York Fire Lab

Our fire lab funding was made official with a CFI-ORF grant this September. This funding advances equipment and technology for material study in fire and conducting data collection in HBIF studies with modern camera equipment. The grant will allow the fire testing lab at York University in Toronto, Canada to scale up fire testing technology. This tech will allow for testing using load and heat on realistic building frames to make buildings safer and more cost-efficient. A demonstration ‘blue-light’ fire test at York University was performed as part of the funding announcement by the government ministry. More Details here: https://news.ontario.ca/medg/en/2019/09/ontario-investing-in-research-to-strengthen-economy-and-create-jobs.html

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Heritage Materials in Fire

torontoAt York University, our fire research team studies heritage materials and their response to fire. Our focus has been to consider timber and masonry. Doing these studies we are in the midst of preparing revised international guidance for these important structures. More recently the events in Paris have emphasized why this is such a serious topic of research to consider. For the last two years we have focused our efforts to really understanding timber performance, and we have done this by procuring real materials (columns, beams etc) from structures undergoing renovation (adaptive re-use) or sadly demolition. The importance of this study is now even more profound given this weeks events.

SFPE 12th International Conference on Performance Based Codes and Fire Design – Hawaii

Members of our team attended the SFPE fire conference in Hawaii last week. Team member Hailey Quiquero gave a fantastic presentation on modelling timber structures in fire from a FEM point of view. Her work is a collaboration with the University of Canterbury. Dr. Gales gave a presentation regarding steel connections based on team alumni Matt Smith’s work as he could not make the conference.

Timber Structure Fire Test

Our Timber research was recently published in a conference paper presented at ASFE. The paper that describes our team’s work before 2016 can be downloaded here.

Since that above paper, and last year, our research team have undertaken four new and novel Timber based projects to expand knowledge in this research area as we relocate to York University.

Heritage Timber, Tree Rings, and Fire

Post and beam
Slow burning timber construction methods  circ. 1890

The past few days we have been sorting through the structures lab after the end of the last academic year. Among the materials which we were indexing and storing were the heritage timbers that we tested for the CSCE paper (posted below). The timbers were installed in a heritage building built approximately in 1890 or so. In a retrofit of a building they were removed. We tested the timber beam first in structural loading. The beam was tested for our second year undergrads to see. Then we extracted two planks from the timber as it only had moderate damage for flame spread testing (to be compared to modern engineered lumber of the same moisture content). Since then the planks have sat. Looking at the timbers myself and Mina Li, opted to count the tree rings this week to estimate the timbers age yesterday. Relating to Canada’s 150 we were in for a bit of a shock.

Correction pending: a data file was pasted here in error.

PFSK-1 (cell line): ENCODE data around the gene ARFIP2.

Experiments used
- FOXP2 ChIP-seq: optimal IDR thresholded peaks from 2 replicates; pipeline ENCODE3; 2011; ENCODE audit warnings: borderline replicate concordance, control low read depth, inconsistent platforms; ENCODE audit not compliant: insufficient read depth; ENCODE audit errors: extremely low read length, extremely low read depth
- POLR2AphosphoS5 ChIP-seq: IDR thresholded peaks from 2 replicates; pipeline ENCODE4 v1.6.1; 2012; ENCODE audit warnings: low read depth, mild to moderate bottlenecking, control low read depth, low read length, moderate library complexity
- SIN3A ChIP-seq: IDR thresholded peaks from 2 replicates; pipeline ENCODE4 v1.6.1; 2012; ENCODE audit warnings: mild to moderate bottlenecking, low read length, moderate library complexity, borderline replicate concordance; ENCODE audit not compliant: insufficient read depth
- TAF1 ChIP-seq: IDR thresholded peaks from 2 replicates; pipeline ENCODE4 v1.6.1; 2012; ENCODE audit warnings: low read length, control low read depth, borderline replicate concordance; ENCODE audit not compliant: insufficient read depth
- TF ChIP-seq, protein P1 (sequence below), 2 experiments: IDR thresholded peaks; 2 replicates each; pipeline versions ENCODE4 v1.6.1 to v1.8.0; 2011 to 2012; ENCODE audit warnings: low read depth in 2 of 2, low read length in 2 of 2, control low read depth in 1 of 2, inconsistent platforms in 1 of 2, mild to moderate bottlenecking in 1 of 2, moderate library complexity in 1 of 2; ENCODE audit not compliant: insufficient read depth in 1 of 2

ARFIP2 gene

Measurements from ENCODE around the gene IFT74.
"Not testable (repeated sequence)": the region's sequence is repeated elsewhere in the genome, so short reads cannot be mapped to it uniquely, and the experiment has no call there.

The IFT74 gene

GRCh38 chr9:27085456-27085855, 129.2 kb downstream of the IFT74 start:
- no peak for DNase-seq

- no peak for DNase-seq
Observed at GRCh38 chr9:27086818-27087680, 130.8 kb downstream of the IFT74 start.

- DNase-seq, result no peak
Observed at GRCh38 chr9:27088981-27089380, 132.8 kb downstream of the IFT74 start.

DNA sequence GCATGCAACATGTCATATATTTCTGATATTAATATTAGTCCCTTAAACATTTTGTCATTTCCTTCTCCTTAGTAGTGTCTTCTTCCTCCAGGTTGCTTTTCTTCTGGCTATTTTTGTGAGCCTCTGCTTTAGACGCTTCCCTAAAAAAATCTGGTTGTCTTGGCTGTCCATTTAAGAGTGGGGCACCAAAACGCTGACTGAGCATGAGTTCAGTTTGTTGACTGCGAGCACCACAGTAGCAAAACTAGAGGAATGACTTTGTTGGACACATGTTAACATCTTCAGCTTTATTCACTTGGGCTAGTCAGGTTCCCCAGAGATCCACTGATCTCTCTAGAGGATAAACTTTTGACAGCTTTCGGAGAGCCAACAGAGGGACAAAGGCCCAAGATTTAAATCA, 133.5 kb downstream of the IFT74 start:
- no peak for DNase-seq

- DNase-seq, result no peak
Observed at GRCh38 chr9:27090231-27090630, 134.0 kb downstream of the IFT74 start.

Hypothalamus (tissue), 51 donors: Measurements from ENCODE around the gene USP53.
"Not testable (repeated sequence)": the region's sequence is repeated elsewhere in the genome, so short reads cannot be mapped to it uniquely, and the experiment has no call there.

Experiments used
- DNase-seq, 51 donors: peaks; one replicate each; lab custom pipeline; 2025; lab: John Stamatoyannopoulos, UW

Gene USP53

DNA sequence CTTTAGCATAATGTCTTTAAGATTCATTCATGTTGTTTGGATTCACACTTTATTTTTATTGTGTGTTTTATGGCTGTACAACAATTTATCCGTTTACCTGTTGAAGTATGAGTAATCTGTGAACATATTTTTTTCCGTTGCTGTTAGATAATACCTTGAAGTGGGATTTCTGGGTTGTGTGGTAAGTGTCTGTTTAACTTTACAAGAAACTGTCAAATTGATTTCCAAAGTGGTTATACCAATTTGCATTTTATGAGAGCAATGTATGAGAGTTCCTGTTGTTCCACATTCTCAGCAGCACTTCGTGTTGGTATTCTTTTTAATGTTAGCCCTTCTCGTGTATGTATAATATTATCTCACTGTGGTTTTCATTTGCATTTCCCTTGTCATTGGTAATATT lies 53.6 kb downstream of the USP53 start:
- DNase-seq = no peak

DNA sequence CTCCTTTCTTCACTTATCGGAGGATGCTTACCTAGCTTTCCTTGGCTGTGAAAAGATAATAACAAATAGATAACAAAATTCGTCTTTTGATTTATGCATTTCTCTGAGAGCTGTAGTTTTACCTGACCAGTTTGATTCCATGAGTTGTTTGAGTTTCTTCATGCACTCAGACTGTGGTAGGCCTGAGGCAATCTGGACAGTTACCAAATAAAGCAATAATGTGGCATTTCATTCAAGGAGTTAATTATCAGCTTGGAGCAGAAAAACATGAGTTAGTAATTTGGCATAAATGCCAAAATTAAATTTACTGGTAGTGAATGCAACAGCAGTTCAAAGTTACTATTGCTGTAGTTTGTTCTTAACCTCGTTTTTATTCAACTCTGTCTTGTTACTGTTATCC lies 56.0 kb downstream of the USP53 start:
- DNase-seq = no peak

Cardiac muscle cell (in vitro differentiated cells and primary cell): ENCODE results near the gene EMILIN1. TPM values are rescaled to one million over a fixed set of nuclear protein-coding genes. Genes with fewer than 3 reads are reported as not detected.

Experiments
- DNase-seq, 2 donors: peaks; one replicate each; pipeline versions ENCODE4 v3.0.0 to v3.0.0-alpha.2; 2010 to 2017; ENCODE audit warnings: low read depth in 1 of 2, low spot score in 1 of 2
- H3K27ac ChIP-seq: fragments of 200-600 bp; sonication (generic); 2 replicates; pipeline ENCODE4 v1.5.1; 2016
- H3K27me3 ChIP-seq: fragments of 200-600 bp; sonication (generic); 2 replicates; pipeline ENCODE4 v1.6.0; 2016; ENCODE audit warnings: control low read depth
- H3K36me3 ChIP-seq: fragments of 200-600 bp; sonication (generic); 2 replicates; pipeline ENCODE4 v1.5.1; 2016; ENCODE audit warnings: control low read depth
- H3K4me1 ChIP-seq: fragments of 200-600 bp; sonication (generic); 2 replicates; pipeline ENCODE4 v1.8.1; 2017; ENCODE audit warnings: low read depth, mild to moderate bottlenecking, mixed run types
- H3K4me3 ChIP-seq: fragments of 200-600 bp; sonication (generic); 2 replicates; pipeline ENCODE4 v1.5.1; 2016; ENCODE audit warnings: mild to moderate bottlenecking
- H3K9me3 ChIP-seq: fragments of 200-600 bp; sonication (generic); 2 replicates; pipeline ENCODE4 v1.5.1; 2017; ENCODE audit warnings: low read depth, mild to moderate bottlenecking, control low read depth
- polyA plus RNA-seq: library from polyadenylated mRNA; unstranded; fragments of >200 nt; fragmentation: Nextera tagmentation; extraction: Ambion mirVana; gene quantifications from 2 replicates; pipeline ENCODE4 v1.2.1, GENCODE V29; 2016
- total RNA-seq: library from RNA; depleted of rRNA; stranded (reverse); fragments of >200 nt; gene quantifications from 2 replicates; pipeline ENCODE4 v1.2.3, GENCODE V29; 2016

GFRPs, Heritage Timber, Education, Sustainable Concretes, Performance Based Fire, New Instruments and More!

Summer conferences

We have an exciting two weeks ahead. The research team will be visiting 4 conferences in the coming weeks to present 6 presentations. In addition we will have a 7th presented at ASFE and this will be announced at a later date. The below are brief descriptions of each. Open access versions will appear at a later date.

CSCE Symposium in Vancouver (May 31st to June 3rd)

Mass Heritage Timber Performance in Fire presented by Arlin Otto. The paper looks at a comparison of timber performance in fire of three unique types of timbers. The paper will also discuss adhesive bleeding seen in LVL panels .

Engineered Timber and Fire

san-fran
The Fire and Materials Conference will be held this February in San Francisco USA.

We have two papers being presented by students at this year’s Fire and Materials Conference in San Francisco:

  • Comparing timber adhesive shear strength properties after fire damage 
  • Laminated veneer lumber plated connections in fire

Engineered timber is built up using adhesives. These adhesives tend to begin to break down at temperatures around 200C. The first paper presented will represent an critical evaluation of adhesive break down from heat beyond